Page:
“They’ll eat you”

Published on Tuesday, December 30, 2014 By Brad Wardell In Blogging

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He is referring to “GamerGate”.  Now, full disclosure, as a game developer, I don’t even consider it possible to be part of GamerGate.  Historically, the games media was there to protect consumers from evil, greedy bastards like me.  But at some point in the past few years, some of them decided they really didn’t like gamers.  I find it odd. It’s like a sports reporter not liking the fans of the sport he reports on.  Finding this situation odd makes me “part of a hate group”. But I digress.

Being eaten

The experiment of being eaten by a hate group has already been performed.  Let me walk you through the experiment:

Women in gaming

In 2006, Stardock released Galactic Civilizations II, its third game mostly developed by a female game developer at Stardock (GalCiv I, GalCiv II and LightWeight Ninja).  She was the lead on it because she was the best at it. Her gender had nothing to do with it. 

The media didn’t seem very interested in covering the fact that the #1 highest rated space 4X game in history (and btw, STILL the #1 space 4X according to Metacritic) was mostly programmed by a woman at the time.  And I would argue, why should they? In my experience, women code just as well as men.

Go ahead to Metacritic.com and see if there are any games above GalCiv II that were primarily programmed by a woman. Go ahead. I’ll wait. BTW, if you liked Fallen Enchantress: Legendary Heroes the plurality of it was written by a woman too, a different one. How about its amazing random map generation? Also a woman. Yet a different one.

The lack of acknowledgement of this isn’t a bad thing because we shouldn’t give coverage to things based on who made them but rather based on the merits of the game. But then again, apparently me believing this makes me part of a hate group.  

The point is, for 20 years, simply by not discriminating other than on talent and hard work, we’ve been a destination for a number of talented female game developers and artists.

Copy protection

We also were pretty outspoken in our contempt for copy protection on games. I don’t like paying customers being inconvenienced and we got a lot of coverage for this. 

Gamers Bill of Rights

We also came up with http://gamersbillofrights.org/ because many games at the time were being shipped that wouldn’t even work on people’s machines (remember Star Force?). The idea was that people should be able to get their money back if the game doesn’t work for them.

Point being, we were very vocally and unapologetically pro-consumer as a business model.  We believe it’s good business to treat your customers fairly.

Elemental

This was the first time I saw our openness used against us.  We made a game that was buggy on release. We didn’t realize it was buggy on release. In fact, so certain we were of its readiness that we released it early to those in the beta program.  We messed up.  So we gave the subsequent two games in the series to players for free to people who have pre-ordered it and gave refunds to those who bought it after who had technical difficulties with it.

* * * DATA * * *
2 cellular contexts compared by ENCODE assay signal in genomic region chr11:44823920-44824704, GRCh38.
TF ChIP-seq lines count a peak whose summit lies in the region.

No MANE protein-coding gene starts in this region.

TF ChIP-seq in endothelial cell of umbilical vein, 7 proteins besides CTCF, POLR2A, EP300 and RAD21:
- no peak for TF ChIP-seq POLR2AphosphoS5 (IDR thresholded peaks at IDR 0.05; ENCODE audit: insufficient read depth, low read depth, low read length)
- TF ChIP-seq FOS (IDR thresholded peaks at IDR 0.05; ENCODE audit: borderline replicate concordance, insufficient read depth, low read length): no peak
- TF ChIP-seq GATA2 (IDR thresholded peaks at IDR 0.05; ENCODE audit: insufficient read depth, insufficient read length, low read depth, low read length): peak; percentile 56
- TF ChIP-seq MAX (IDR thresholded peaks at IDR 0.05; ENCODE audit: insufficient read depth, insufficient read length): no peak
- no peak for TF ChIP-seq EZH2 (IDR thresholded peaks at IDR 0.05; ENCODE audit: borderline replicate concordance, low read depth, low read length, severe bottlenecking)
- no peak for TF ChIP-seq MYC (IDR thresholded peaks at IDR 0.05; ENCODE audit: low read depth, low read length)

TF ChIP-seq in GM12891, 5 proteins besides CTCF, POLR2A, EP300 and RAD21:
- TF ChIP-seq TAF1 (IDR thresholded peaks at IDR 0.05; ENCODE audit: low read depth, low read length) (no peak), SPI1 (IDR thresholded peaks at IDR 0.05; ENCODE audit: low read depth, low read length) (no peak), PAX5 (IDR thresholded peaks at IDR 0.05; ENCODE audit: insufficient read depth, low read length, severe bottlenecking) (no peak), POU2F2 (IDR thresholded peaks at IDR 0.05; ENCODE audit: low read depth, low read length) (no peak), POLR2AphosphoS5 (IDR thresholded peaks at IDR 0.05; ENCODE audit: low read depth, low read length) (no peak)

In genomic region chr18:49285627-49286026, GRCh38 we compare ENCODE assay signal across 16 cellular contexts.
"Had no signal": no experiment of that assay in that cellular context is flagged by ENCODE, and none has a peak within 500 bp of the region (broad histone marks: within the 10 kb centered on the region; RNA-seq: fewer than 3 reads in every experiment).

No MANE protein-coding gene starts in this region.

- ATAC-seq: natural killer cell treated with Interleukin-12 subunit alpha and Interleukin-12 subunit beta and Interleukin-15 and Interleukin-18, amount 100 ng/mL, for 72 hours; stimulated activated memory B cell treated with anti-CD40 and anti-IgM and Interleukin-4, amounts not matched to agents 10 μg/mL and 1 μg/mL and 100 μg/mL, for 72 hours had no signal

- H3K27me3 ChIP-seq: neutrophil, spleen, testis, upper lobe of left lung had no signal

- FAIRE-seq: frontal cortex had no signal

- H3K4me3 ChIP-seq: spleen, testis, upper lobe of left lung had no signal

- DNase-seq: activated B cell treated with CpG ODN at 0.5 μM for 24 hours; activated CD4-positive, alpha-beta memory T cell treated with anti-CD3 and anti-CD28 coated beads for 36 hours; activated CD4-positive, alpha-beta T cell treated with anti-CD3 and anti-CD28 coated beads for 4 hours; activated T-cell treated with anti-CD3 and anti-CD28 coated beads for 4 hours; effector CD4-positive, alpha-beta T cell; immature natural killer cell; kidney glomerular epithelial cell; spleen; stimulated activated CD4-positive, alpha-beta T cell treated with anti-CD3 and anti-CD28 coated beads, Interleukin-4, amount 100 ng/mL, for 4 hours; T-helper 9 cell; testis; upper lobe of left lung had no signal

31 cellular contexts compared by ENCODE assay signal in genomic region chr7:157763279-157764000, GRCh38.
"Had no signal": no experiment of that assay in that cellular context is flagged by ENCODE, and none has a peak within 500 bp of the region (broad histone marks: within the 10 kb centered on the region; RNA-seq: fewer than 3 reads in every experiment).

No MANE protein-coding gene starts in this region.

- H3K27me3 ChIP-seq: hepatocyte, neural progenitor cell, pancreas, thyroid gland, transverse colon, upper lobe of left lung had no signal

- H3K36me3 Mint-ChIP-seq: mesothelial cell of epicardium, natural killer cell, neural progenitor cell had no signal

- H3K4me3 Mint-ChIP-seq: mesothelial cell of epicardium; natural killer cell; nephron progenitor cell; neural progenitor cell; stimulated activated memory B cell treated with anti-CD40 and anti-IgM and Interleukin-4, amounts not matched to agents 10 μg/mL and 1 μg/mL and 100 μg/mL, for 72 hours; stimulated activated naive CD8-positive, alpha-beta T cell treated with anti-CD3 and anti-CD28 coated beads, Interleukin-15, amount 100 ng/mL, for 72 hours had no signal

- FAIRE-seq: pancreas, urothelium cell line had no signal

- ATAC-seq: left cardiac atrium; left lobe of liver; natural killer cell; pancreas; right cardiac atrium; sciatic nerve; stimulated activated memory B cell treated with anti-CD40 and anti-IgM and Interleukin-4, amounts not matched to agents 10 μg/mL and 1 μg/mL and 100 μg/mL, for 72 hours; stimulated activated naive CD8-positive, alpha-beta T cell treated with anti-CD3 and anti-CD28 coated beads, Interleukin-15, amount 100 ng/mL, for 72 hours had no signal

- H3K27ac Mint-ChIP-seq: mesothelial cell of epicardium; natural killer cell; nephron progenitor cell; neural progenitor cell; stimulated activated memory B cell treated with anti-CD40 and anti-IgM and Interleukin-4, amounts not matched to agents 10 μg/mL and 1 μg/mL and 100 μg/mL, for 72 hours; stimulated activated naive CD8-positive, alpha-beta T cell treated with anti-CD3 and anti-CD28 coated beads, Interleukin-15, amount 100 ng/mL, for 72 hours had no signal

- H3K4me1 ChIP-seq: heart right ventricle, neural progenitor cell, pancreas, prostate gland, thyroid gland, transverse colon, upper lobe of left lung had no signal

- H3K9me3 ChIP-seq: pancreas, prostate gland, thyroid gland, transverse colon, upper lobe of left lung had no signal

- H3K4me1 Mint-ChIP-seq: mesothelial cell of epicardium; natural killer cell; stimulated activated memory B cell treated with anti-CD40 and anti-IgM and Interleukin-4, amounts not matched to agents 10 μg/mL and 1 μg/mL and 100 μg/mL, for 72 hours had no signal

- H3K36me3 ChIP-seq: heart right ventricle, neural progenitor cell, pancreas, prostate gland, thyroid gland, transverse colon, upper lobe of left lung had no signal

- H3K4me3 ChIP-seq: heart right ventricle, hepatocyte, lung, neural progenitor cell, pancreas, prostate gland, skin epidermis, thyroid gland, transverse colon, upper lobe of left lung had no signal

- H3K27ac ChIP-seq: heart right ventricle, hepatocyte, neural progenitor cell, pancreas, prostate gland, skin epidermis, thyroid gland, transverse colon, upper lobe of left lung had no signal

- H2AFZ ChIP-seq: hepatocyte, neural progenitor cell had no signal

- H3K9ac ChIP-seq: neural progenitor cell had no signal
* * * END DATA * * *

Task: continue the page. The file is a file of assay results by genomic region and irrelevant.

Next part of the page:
Again: treating your customers well and rewarding them for their loyalty is a long-term smart business decision.

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The hate group eats you

So at this point, we had worked hard to establish ourselves as a forward thinking, fair minded, honest, transparent company that didn’t just talk the good talk about creating a good work environment for people of all sexes, races, orientations but we were walking the walk.

It didn’t matter

One day in 2012, a young woman sued us for hostile work environment, battery, sexual harassment.  When we didn’t pay her off, she and her lawyered talked to the press. Anyone who looked at the details honestly knew it was ridiculous. But it didn’t matter. 15 years of good deeds and being painfully honest publicly meant nothing.  Even though I publicly stated, early on, that we did nothing wrong and that the claims were frivolous we didn’t get even the slightest benefit of the doubt from the so called “social justice warriors”.

Instead, I was subjected to two years of hell. And even after we won the case and the plaintiff issued a public apology, we still have people who consider the mere allegation to be enough to undo decades of actual deeds in support of women in game development and providing a good working environment.  None of that mattered.

And you want to talk about death threats? Try getting ones that include a picture taken by someone from the street in front of your house with an explicit promise to sodomize your child.  My crime? Oh that’s right, being falsely accused of sexual harassment. That’s all it took.

And people wonder why I have such a militant attitude. 

So you tell me, who’s the hate group?

Update:

Ever noticed no one brings up the “battery” part when they discuss that lawsuit? That’s because that was so absurd that no one would even mention it because it was so credibility destroying. And they were right. But by not mentioning the “battery” charge they didn’t give the full story. Imagine how people would have viewed the credibility of the suit if were were accused of “battery. I suspect people would have taken the whole thing with a few grains of salt.